In a saucepan over medium heat, combine tomatoes, onion, celery, 2 tablespoons butter, basil, oregano, tomato paste and sugar. Simmer, uncovered, until celery is tender, about 10 minutes. Cool slightly. Pure'e in a blender or food processor, 2 cups at a time, or press through a sieve. Over low heat, melt remaining butter in large pot. Stir in flour and, beating rapidly with a whisk, add broth to make a smooth, thick sauce (it will take a few minutes to thicken). Beat in the milk, add the tomato pure'e. Add ground pepper to taste. If using canned beef broth, taste the tomato mixture before adding any salt. Heat through and serve in hot bowls or mugs. From "A Feast of Soups, by Jacqueline Heriteau, to be released in February.

CABBAGE AND SAUSAGE PIE (1 10-inch deep-dish pie) 1 pound kielbasa (Polish sausage), sliced 1/2-inch thick 1 onion, sliced 1 head of green cabbage, shredded 1 teaspoon caraway seeds 1 teaspoon sugar Juice of 1/2 lemon Salt and pepper 1 potato Quick puff pastry (see below) 1 egg beaten with 1 tablespoon water

In a large pan over medium-high heat, brown sausage. Drain of excess fat and add onion. Cook until wilted, stirring occasionally. Add cabbage, caraway seeds, sugar and lemon juice. Salt and pepper to taste. Cover and simmer 5 minutes. Shred potato and add to cabbage mixture. Cover and cook for 15 minutes, or until potato has disintegrated. Cool. Roll out pastry on a floured board so that the diameter is 1 inch larger than the top of a 10-inch deep-dish pie pan. Fill the dish with cabbage mixture and cover with pastry, tucking the pastry under the rim so it will hold firm during cooking. Brush the pastry with egg glaze. Cut decorative air vents into the pastry and bake at 400 degrees about 40 minutes, or until top is puffy and golden.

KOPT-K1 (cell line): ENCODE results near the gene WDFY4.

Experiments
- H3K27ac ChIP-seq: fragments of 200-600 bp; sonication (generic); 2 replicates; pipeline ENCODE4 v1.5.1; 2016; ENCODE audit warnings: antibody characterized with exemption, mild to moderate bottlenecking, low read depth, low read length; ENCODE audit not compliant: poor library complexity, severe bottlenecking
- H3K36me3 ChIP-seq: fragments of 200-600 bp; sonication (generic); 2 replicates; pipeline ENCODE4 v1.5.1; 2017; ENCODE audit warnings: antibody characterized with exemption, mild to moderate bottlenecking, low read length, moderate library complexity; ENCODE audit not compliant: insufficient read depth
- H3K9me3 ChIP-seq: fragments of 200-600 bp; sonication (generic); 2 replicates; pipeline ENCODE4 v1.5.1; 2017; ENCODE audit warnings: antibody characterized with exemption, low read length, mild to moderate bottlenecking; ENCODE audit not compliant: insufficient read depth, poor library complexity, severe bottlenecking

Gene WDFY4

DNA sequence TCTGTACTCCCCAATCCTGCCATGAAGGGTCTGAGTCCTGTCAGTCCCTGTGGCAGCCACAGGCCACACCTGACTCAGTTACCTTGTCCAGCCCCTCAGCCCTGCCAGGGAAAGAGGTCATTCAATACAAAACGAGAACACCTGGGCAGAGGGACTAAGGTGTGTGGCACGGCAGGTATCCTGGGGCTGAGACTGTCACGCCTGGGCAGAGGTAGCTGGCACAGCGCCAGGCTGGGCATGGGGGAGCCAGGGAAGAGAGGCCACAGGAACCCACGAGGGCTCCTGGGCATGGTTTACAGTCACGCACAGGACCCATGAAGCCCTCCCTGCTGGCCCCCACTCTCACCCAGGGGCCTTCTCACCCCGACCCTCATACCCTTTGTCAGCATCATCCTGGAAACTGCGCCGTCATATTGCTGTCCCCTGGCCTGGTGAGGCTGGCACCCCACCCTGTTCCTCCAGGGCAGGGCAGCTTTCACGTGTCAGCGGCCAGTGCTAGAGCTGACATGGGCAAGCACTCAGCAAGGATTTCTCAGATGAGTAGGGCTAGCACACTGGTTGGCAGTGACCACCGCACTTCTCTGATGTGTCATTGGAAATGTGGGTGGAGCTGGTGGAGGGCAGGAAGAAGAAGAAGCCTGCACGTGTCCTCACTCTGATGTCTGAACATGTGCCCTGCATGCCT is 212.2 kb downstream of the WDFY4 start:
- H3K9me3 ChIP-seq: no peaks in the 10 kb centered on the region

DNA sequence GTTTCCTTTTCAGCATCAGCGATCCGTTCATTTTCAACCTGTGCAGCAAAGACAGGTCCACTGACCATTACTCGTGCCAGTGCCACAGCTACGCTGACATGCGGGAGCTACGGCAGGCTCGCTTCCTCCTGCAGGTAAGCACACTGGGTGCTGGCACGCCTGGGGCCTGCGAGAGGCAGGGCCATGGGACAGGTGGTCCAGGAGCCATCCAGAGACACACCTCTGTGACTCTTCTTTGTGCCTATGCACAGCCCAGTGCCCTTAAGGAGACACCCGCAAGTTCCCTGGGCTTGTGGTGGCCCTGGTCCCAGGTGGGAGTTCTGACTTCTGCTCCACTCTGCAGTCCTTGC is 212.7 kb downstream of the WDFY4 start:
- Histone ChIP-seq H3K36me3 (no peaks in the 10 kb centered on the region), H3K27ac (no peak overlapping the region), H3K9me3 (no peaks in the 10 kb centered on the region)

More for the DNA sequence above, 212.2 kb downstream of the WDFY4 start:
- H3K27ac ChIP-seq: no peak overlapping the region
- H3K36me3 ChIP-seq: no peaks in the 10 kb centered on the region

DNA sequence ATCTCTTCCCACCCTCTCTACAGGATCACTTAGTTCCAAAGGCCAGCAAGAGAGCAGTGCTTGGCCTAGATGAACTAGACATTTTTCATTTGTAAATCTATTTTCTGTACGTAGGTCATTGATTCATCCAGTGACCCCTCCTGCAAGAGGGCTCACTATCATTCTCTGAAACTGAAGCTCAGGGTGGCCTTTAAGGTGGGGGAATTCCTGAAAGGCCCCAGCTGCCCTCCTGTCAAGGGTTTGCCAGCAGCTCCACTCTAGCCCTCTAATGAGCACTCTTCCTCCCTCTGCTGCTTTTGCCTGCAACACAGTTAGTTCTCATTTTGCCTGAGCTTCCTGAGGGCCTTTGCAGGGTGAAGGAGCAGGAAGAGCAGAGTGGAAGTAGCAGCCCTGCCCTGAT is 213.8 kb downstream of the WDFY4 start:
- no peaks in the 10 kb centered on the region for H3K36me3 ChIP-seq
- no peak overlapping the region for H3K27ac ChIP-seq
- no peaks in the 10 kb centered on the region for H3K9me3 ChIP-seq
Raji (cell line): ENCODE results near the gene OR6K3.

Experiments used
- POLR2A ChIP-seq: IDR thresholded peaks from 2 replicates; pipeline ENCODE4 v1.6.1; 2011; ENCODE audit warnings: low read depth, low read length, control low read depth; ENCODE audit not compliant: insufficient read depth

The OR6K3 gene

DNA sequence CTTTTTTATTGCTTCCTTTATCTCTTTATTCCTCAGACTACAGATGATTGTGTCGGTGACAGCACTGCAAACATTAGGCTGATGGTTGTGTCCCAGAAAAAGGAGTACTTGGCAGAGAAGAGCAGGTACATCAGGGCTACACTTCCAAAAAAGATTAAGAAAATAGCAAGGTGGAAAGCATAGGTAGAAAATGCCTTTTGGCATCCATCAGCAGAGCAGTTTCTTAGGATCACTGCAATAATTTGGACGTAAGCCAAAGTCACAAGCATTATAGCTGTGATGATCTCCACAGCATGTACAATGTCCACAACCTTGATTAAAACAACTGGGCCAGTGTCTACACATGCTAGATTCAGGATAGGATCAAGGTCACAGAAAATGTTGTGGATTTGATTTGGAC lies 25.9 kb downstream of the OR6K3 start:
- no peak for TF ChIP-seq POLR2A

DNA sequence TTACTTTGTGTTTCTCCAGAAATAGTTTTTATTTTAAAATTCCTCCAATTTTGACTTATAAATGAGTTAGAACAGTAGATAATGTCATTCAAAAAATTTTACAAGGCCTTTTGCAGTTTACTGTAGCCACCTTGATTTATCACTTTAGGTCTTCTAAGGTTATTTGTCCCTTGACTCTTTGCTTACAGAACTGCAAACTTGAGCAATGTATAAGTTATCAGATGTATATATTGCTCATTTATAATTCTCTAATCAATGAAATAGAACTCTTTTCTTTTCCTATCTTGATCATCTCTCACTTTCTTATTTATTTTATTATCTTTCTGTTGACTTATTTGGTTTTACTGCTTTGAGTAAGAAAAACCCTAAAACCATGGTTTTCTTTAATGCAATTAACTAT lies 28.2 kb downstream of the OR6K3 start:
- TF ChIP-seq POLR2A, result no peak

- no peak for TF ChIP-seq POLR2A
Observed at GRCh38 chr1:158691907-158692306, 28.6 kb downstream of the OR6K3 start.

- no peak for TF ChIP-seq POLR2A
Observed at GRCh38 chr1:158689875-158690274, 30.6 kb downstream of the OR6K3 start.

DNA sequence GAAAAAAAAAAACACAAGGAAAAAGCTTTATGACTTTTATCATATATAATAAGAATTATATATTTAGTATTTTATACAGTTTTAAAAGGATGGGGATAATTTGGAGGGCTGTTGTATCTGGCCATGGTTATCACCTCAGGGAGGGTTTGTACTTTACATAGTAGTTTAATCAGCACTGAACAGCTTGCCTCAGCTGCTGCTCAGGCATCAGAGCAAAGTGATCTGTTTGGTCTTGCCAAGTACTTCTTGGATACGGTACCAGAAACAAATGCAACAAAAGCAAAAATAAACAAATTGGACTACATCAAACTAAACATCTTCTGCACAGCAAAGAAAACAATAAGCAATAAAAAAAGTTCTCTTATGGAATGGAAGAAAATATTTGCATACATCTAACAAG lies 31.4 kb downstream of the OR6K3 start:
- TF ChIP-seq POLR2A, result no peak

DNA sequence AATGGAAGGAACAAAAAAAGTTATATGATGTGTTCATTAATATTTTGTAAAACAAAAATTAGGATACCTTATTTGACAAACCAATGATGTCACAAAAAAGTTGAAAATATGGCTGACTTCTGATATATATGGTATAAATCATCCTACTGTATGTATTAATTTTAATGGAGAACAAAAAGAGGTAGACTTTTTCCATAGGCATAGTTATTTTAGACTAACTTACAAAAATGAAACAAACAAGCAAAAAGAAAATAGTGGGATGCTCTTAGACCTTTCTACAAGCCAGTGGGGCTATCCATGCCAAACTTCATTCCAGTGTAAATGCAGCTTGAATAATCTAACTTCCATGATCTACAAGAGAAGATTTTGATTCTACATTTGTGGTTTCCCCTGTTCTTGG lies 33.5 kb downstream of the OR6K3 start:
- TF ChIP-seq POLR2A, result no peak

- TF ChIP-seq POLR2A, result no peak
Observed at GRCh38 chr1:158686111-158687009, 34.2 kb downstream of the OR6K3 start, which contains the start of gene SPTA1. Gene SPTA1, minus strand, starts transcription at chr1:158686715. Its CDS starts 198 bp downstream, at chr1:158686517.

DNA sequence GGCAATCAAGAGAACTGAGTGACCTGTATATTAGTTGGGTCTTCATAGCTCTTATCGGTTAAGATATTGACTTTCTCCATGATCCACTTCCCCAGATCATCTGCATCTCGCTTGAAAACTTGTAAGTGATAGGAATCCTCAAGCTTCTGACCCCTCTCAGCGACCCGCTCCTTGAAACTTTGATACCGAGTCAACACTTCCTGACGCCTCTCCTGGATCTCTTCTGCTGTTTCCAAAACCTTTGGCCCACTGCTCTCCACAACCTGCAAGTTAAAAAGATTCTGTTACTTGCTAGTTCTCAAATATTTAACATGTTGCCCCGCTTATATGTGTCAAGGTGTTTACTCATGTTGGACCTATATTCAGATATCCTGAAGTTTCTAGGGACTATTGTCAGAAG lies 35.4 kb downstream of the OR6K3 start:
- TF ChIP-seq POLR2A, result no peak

QUICK PUFF PASTRY 1 3/4 cups flour 1/2 teaspoon salt 1/2 cup cold water 7 ounces chilled butter, cut into small chunks

Combine flour and salt in mixing bowl. Add water, a little at a time, and blend with an electric mixer at low speed to make a stiff dough (the dough will seem wet, however, even though it is stiff). Add butter and mix at low speed for 15 seconds, or until it is distributed throughout the flour mixture. Gather the mixture in a ball, flatten the top, wrap in plastic and freeze for 10 minutes.

Remove pastry from the freezer. On a floured board, roll the dough to make a rectangle about 1/2-inch thick. Sprinkle lightly with flour and fold the dough into thirds. Turn the dough a quarter of a turn and repeat. Wrap again in plastic and freeze for 10 minutes. Repeat the folding and turning process, and freeze again for 10 minutes. Remove from freezer, repeat the rolling and turning process (for a total of 6 turns). If the butter appears to be melting and the dough becomes damp, chill once again. If not, roll as directed in pie recipe. Adapted from a recipe from "Pizza, Quiches and Savory Pies," by Anna Teresa Callen.

PASTA I FAGIOLI (6 servings) 1 1/2 cups red kidney beans 8 cups water 2 carrots, scraped and chopped 1 large onion, chopped 2 large stalks celery (with leaves) chopped 1 teaspoon basil 1 teaspoon crushed rosemary 5 cloves garlic, sliced 1/4 cup tomato paste 1 teaspoon salt, or more to taste Pepper to taste 6 ounces vermicelli noodles 4 ounces parmesan cheese, freshly grated

Rinse beans. Combine with water in large pot and simmer 45 minutes. Add carrots, onion, celery, basil, rosemary and garlic and cook 45 minutes more, or until beans are tender. Using a measuring cup or ladle, transfer half of the bean mixture (with broth) to a food processor or blender and pure'e, or rub the mixture through a sieve. Return the pure'e to the pot and add tomato paste, salt and pepper. Twenty minutes before serving, add vermicelli that has been broken in half. If mixture is very thick, add a little hot water too. Cook until noodles are tender. Serve the mixture in hot bowls and top with plenty of parmesan cheese.